The model, and the division of labor, looked robust:  Dubai Ports would pay for the hard infrastructure that USAID funding did not allow, and the contractors (in this case, FHI) would work with the Djiboutian government and local hospital to make sure local resources were trained to staff the facilities.

During stage I, the base camp at a truck stop called “PK12” (for its distance twelve kilometers from the city center), essentially two shipping containers welded one on top of the other and furnished, was outfitted with solar panels (electricity was prohibitively expensive, so the facility was dark 9 hours a day) and a VSAT internet connection, so visiting truckers could Skype their relatives, and pull up a variety of health-related information, some in the form of software donated by DP World suppliers. Planned small-scale commercial activities included mobile phone charging stations and a small canteen.

Meanwhile, we set about designing a prefab clinic (manufactured by Italy’s Edil Euganea)  which included exam rooms, a lab, a canteen, an audio-visual room, easily sanitizable surfaces and separate entrances for male and female visitors (in deference to the country’s conservative mores). Importantly, we thought hard about what would make the clinic more attractive to its users.  We designed the facility, within budget, to accommodate 30,000 individual visits a year.  With the ‘hub clinic’ was built, the existing, upgraded ‘SafeTStop’ was to be moved up the highway to Dikhil, closer to the northern border.  Connectivity between the two posts, and other posts over the border in Ethiopia, would serve as the skeleton of a widening network of services, where a mobile patient’s records would be available throughout the network.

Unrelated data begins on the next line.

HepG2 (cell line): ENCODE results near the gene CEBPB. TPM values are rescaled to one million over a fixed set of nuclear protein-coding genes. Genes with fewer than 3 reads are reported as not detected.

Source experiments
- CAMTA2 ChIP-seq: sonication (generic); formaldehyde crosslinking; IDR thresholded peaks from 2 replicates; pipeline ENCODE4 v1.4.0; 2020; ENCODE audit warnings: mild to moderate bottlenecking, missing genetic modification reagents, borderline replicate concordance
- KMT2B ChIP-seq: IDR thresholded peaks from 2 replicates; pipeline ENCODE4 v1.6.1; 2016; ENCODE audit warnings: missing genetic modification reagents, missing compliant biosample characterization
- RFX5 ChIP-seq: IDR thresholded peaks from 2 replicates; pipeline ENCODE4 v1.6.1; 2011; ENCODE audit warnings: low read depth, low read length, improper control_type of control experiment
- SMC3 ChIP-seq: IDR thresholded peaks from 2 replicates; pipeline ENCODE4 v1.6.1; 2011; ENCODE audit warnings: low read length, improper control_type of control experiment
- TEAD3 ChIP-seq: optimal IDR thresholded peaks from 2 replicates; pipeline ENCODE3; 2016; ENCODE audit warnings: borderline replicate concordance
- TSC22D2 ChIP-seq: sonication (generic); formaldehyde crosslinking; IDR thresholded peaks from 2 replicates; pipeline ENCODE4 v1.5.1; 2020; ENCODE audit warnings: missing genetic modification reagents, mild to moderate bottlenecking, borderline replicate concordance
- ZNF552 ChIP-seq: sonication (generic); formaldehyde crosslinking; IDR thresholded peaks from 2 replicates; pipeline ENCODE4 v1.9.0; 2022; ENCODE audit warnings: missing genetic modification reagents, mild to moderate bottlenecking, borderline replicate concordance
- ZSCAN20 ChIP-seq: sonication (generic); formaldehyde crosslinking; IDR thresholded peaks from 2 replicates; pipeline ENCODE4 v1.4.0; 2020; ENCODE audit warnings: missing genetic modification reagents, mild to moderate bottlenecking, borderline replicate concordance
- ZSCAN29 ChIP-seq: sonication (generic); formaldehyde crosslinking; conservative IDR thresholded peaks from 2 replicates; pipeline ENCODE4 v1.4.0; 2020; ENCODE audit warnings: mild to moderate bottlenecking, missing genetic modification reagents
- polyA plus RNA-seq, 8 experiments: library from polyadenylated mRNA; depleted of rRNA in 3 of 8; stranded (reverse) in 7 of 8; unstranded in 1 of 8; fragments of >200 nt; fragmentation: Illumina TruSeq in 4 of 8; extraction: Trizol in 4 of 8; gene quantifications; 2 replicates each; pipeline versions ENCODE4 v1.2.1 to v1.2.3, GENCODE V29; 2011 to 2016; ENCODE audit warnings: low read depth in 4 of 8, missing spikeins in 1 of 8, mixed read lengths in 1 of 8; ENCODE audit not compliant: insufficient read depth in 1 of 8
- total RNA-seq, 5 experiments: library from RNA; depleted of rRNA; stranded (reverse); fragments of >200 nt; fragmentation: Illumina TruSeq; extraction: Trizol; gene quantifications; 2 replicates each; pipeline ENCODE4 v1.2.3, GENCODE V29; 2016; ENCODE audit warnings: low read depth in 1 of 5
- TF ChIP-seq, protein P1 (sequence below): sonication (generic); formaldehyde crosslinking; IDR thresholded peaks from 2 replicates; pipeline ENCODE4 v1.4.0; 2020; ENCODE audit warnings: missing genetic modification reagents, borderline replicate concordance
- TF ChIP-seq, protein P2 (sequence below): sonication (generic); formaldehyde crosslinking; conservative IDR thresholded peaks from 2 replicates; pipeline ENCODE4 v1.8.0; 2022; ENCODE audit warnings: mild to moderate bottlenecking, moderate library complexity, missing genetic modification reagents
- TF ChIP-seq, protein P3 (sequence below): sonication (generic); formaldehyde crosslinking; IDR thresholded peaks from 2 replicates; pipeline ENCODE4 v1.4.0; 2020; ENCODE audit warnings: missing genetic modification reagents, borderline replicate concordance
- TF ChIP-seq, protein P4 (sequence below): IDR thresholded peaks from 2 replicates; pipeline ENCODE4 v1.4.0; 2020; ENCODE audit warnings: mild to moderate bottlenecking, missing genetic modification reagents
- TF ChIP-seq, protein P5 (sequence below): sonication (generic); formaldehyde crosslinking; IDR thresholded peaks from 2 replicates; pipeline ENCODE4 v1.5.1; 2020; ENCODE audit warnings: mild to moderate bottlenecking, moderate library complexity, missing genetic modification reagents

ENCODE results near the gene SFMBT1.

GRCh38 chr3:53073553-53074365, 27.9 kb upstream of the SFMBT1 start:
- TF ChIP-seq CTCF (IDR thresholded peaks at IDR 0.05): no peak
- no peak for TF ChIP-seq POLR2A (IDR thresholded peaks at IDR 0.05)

Thus, a USAID “Global Development Alliance” (GDA) linking Dubai Ports, the Djiboutian government, and the United States was launched in 2009, formally, in a ceremony attended by the Djiboutian Minister of Health, Senior DP World executives, and representatives from USAID and FHI, and touted as the “First Ever U.S.-Djibouti Public-Private Partnership” (the USAID link has since been taken down).  A Dubai and Kenya based company, Intersat/ SPARC, installed the solar panels.

Here’s where things started to go awry:  Dubai’s increasing preoccupation with the fallout of the 2008 financial crisis, a tussle with Djibouti over an exiled ex-Djibouitan official, and an odd drop-off of interest by contractors employed by USAID, left the upgraded unit operating much as it had previously been, and the new clinic sitting unassembled for the better part of two years.